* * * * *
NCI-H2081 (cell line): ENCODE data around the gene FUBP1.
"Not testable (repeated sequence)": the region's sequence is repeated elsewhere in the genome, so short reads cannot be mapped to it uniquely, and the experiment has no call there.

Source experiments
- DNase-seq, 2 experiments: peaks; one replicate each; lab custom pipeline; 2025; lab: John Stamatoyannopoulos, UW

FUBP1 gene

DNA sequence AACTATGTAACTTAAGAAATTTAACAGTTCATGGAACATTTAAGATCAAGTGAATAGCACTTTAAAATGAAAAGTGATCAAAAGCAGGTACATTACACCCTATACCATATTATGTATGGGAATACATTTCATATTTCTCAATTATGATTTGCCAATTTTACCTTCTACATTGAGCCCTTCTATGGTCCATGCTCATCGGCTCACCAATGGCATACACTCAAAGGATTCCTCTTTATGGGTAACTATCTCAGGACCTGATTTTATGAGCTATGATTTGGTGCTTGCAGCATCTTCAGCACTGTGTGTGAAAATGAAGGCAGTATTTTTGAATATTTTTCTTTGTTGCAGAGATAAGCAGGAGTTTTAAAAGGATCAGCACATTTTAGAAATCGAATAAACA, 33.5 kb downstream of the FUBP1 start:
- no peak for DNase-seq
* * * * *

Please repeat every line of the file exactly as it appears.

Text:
NCI-H2081 (cell line): ENCODE data around the gene FUBP1.
"Not testable (repeated sequence)": the region's sequence is repeated elsewhere in the genome, so short reads cannot be mapped to it uniquely, and the experiment has no call there.

Source experiments
- DNase-seq, 2 experiments: peaks; one replicate each; lab custom pipeline; 2025; lab: John Stamatoyannopoulos, UW

FUBP1 gene

DNA sequence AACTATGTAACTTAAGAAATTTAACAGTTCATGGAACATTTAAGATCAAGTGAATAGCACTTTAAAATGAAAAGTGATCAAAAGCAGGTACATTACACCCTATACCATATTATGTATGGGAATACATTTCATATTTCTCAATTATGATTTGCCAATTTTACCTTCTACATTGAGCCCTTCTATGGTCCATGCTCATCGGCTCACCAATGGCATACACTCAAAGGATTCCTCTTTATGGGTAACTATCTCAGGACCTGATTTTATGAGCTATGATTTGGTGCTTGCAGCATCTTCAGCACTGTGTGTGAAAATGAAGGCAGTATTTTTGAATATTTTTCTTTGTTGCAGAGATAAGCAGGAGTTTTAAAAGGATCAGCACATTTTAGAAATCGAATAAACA, 33.5 kb downstream of the FUBP1 start:
- no peak for DNase-seq